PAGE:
The ‘big family show’ this year is Live Live Cinema Little Shop of Horrors, which goes at “break neck speed” and is “fantastic fun” for all the family.

Street spectacles are always a free highlight of the festival and this year is no exception. Transe Express from France brings The Giant Divas & Les Tambours to the streets of the city on Friday, July 17 at 10pm and Saturday July 18 at 6pm.

Three giant divas will move through the city streets singing opera and they’ll be joined by a band of tin soldier drummers.

Man on the Moon is a “great show” featuring circus skills and acrobatics by George Orange on Friday, July 17 and Saturday July 18 at Fr Burke Park and not Spanish Parade as per the programme.

The Skywhale, which is causing quite a stir from its spectacular looking picture in the programme, is having its first outing on Monday. The 100 feet long and 70 feet tall Skywhale will be tethered at various locations in the city throughout the week and people are asked to keep an eye on social media for updates of when and where it will fly.

One of the highlights of the visual arts programme is Relativity by Patricia Piccinini at the Festival Gallery at the Connacht Tribune on Market Street. Other highlights include Martin Healy’s Terrain at Galway Arts Centre, Borders by Varvara Shavrova at the Docks and Meta-Perceptual Helmets by Cleary Connolly and Neil McKenzie at University Hospital Galway.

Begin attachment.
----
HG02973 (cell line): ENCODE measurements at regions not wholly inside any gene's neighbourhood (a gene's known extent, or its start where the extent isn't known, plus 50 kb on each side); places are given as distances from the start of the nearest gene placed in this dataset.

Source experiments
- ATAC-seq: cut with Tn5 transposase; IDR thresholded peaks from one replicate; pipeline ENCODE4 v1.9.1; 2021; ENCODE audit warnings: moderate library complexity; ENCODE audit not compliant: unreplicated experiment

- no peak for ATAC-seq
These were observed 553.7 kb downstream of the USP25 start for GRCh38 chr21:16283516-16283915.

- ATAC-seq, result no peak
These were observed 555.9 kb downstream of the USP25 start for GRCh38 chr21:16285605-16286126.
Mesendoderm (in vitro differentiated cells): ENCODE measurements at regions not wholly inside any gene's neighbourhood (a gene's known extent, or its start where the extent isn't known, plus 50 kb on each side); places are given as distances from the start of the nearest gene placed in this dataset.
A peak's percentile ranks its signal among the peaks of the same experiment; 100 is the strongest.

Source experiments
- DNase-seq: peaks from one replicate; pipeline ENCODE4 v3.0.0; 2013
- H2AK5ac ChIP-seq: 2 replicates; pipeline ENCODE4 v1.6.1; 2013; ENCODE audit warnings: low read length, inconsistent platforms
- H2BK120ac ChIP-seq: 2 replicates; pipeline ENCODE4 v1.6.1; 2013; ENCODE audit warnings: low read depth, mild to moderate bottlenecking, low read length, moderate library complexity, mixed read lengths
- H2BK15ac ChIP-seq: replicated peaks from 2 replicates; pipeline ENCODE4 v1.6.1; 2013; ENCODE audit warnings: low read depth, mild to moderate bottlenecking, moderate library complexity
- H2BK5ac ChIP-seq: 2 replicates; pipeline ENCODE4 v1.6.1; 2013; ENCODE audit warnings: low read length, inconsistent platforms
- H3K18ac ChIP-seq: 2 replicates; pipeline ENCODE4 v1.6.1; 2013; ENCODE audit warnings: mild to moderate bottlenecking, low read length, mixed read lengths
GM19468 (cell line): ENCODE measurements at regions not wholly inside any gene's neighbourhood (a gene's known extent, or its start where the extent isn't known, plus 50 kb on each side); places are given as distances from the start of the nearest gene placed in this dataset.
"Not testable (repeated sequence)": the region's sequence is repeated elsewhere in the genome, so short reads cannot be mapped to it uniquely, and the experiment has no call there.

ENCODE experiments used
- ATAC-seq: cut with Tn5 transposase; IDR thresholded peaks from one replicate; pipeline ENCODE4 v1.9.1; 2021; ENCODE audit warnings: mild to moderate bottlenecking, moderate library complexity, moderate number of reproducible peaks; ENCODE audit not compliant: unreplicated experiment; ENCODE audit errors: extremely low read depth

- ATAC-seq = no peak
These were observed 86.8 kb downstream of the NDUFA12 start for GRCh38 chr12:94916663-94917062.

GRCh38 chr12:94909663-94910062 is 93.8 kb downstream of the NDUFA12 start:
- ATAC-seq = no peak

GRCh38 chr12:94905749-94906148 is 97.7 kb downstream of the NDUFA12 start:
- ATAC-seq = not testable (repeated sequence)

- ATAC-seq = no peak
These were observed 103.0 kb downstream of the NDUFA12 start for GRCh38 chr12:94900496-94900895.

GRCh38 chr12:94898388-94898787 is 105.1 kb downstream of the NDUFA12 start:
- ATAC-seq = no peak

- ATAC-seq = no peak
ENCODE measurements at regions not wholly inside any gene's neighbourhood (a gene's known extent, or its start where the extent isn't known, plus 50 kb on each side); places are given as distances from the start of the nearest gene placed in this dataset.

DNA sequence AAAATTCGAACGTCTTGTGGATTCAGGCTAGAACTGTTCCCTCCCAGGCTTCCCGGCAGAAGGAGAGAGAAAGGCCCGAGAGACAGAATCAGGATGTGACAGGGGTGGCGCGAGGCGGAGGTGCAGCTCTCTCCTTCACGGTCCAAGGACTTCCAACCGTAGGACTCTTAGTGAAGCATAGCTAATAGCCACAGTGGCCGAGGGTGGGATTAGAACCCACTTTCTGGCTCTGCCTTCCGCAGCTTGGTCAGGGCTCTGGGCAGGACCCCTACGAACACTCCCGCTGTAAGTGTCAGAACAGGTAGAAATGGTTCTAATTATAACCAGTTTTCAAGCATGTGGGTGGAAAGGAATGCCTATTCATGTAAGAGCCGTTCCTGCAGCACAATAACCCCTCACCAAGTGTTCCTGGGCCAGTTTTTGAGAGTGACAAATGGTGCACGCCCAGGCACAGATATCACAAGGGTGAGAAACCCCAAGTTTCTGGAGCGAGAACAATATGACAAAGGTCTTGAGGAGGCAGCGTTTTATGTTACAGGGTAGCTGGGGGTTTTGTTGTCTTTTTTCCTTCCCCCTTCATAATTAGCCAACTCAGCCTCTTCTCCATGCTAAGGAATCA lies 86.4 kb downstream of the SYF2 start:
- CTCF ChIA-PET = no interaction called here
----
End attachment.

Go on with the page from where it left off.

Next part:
For your chance to win a flight in the Skywhale, click HERE


Connacht Tribune

Galway historian’s 14 new books bring running total to 70!



Steve Dolan.

There may be a book in everyone – but producing 18 of them for publication in one week is taking it to a different level. And yet that’s what Galway historian Steve Dolan has done for Heritage Week. . . adding 18 books this year to bring him up to 70 over the last seven years – and he’s firmly committed to hitting one hundred.

By day – and given the workload, increasingly by night – he is the chief executive of Galway Rural Development (GRD), but the Carrabane resident has had a lifelong passion for history. And that’s what he turns to as a form of relaxation which peaks at this time every year.

Not alone that; he already has the first five of next year’s publications completed – and he’s only starting!

This year’s booklets are all on the theme of Gaelic Games and every one of them is in aid of a different community group or charity. Theoretically, they are limited editions, but – given his own love of the subject matter – he won’t see anyone who shares that passion miss out.

While all eighteen new publications share that GAA theme, the diversity of subject matter within that is breath-taking – and an incredible achievement in terms of the workload and production.

From the story of the county title that Liam Mellows were robbed of in 1942 to the contribution of An Cath Gaedhealach to Galway GAA in 1947/48 or Galway’s 1923 and 1925 All-Ireland victories to sport in County Galway during the revolutionary years; the books are as much about social history as about sport.

See the full list of publications in this week’s Connacht Tribune, on sale in shops now, or you can download the digital edition from You can also download our Connacht Tribune App from Apple’s App Store or get the Android Version from Google Play.

And if they are of interest to you, you can contact Steve at to buy them.

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Connacht Tribune